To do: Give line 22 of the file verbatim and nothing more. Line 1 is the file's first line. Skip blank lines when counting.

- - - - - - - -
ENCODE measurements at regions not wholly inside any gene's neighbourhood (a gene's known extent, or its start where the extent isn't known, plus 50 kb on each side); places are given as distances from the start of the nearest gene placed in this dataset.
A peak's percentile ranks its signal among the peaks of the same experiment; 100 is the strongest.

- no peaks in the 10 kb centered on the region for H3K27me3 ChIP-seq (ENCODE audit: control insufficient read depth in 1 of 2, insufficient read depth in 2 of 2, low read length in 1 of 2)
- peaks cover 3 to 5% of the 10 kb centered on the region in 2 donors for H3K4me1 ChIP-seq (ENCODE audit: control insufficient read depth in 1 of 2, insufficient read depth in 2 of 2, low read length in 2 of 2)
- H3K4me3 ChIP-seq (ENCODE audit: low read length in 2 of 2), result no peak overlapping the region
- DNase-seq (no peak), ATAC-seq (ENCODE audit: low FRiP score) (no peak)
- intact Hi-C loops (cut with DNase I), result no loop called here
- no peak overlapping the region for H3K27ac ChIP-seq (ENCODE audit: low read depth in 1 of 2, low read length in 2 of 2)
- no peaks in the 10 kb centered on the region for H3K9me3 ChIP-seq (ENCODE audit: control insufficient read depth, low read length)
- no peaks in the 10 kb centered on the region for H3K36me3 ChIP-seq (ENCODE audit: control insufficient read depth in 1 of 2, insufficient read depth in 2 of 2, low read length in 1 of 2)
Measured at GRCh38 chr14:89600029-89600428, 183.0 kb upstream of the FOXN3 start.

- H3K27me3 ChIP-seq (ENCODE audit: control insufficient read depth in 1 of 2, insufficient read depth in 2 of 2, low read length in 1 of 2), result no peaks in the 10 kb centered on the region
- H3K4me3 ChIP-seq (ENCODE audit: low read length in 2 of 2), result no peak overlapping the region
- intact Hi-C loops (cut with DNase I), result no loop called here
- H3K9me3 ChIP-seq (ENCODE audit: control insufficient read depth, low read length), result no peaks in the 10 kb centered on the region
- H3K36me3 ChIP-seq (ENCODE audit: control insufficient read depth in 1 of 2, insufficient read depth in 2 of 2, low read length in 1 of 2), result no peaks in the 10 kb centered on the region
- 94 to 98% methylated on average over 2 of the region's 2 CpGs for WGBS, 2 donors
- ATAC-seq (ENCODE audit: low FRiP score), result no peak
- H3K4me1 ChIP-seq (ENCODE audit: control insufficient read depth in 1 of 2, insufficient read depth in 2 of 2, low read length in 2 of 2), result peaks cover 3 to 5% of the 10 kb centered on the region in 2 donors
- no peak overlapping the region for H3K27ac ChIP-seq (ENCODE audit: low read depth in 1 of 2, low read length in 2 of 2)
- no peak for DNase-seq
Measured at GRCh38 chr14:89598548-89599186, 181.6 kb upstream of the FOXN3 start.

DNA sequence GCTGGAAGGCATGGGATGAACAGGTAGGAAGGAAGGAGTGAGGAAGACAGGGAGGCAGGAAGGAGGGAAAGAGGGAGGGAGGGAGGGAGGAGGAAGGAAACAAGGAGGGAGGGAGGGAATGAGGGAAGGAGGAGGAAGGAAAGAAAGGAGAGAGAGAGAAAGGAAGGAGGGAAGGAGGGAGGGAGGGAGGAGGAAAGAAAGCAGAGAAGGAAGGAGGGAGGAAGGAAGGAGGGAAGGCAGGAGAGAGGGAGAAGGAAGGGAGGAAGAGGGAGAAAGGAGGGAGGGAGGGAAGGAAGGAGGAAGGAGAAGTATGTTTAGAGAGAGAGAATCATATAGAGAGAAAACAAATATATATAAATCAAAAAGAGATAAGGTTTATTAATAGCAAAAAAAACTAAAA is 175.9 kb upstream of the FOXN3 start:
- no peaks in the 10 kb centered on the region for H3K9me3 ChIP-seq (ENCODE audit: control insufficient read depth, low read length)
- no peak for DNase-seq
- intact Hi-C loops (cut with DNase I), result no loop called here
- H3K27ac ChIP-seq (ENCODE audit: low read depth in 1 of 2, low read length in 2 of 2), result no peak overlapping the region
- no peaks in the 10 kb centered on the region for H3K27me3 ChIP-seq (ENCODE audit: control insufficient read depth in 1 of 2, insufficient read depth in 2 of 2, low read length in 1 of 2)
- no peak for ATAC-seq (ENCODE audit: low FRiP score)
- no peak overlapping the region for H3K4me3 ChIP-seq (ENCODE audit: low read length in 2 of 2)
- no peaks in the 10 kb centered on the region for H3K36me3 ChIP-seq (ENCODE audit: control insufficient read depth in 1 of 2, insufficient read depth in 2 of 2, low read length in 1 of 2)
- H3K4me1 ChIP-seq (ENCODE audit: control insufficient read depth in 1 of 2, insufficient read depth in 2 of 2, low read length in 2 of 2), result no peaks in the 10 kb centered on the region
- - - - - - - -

Measured at GRCh38 chr14:89598548-89599186, 181.6 kb upstream of the FOXN3 start.